It is not just startups shaking up the AI world. JPMorgan discusses its artificial intelligence program. Going Solo in the Freelance Economy starts looking better.
When I left Big Firm, it was for personal reasons. I did not leave shaking my fist at a horrible culture and history of injustice. I did not experience that. I started thinking about a professional life staring at a different set of walls. I began to question my place in the Big Firm ecosystem and whether I could succeed without the safety net. Lucky me, I could.
For many attorneys, the choice will not be theirs to make. Technology is coming for their jobs.
Junior attorneys in bigger firms spend most of their time in some sort of document review and document processing roles. This is necessary grunt work, and it is how junior attorneys learn, when they pay attention.
Billable rates have continued to increase, and clients push back when they can. However, discovery in litigation and due diligence in transactional work must get done. What happens when software can take the place of expensive junior associates?
It is about to happen.
Last week, Bloomberg reported on JPMorgan’s COIN, or Contract Intelligence, program. It reviews commercial loan agreements, something that consumed 360,000 hours of work by lawyers and loan officers each year. That task now takes seconds, has fewer errors, does not ask for vacations or have the other baggage associated with human employees.
In addition, JPMorgan’s machine learning and big data system helps automate software coding.
In legal circles, litigation document review was seen as the low-hanging fruit for AI software. However, any white collar position that provides a service that is based on rote activities can and will be replaced by software. It may not be tomorrow, but it is sooner than you think. JPMorgan is already planning to license its service to its bigger clients who are staffed to the rafters with white collar “thought employees” who are about to be replaced by code.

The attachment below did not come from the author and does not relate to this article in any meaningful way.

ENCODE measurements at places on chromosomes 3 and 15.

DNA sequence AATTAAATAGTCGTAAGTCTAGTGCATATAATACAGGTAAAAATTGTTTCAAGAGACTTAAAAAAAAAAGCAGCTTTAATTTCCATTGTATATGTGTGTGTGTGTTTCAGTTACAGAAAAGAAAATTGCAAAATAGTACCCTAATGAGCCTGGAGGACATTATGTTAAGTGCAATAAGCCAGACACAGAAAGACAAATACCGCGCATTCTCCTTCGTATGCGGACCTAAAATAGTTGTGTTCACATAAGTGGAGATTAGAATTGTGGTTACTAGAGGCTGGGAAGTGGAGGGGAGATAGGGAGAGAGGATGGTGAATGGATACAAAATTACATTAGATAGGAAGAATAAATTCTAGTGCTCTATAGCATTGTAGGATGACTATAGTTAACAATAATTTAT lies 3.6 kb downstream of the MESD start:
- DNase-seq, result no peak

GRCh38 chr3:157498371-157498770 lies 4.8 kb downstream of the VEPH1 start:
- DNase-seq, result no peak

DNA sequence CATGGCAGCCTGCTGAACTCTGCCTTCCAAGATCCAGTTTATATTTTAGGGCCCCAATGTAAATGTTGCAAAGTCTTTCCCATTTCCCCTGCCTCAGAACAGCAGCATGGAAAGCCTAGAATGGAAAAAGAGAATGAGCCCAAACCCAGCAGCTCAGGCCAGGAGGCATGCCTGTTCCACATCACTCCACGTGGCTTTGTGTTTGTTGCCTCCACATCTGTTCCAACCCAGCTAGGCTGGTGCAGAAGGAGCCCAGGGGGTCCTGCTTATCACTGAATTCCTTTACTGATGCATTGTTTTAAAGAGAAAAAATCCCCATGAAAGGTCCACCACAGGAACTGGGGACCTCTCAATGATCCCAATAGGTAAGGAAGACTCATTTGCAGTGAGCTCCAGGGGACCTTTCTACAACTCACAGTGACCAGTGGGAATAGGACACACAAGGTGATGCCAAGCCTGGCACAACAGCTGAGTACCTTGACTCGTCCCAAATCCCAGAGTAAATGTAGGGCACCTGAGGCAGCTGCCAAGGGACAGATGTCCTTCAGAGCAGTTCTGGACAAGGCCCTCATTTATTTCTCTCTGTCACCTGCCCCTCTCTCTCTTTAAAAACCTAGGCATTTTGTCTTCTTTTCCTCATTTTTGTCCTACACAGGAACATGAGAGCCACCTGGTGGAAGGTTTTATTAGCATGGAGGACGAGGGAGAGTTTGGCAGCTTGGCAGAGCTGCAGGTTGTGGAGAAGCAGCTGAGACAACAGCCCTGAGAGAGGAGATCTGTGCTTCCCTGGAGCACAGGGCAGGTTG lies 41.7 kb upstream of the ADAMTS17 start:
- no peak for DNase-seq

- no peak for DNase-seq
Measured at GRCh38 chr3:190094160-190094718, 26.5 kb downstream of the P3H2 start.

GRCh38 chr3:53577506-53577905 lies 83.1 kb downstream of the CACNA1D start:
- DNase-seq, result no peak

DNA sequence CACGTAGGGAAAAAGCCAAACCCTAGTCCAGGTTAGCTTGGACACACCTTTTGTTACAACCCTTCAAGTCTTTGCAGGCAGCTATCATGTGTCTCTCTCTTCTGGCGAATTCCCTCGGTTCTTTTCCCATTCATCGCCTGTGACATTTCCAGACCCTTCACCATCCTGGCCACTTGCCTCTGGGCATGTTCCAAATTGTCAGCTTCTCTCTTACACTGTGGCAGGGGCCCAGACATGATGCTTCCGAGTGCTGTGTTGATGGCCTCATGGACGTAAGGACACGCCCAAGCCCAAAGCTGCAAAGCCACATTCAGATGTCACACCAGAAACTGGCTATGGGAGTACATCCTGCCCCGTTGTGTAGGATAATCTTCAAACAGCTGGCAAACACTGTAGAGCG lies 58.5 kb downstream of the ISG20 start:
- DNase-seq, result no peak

Many people believe their job cannot be at risk to computers because computers do not have the judgement capabilities of humans. But:
As for COIN, the program has helped JPMorgan cut down on loan-servicing mistakes, most of which stemmed from human error in interpreting 12,000 new wholesale contracts per year, according to its designers.
The software is doing other tasks that lots of humans now perform:
For simpler tasks, the bank has created bots to perform functions like granting access to software systems and responding to IT requests, such as resetting an employee’s password, Zames said. Bots are expected to handle 1.7 million access requests this year, doing the work of 140 people.
I am not writing this as a doom-and-gloom article about lost employment. I think this is ultimately a good thing. No one knows about the opportunities that will arise from this shift.
It does mean that people should recognize the shift and their place in it. Stability, comfort and complacency in large organizations has been an antiquated notion for a while. Maybe Going Solo and finding your place in the Freelance Economy is a path forward.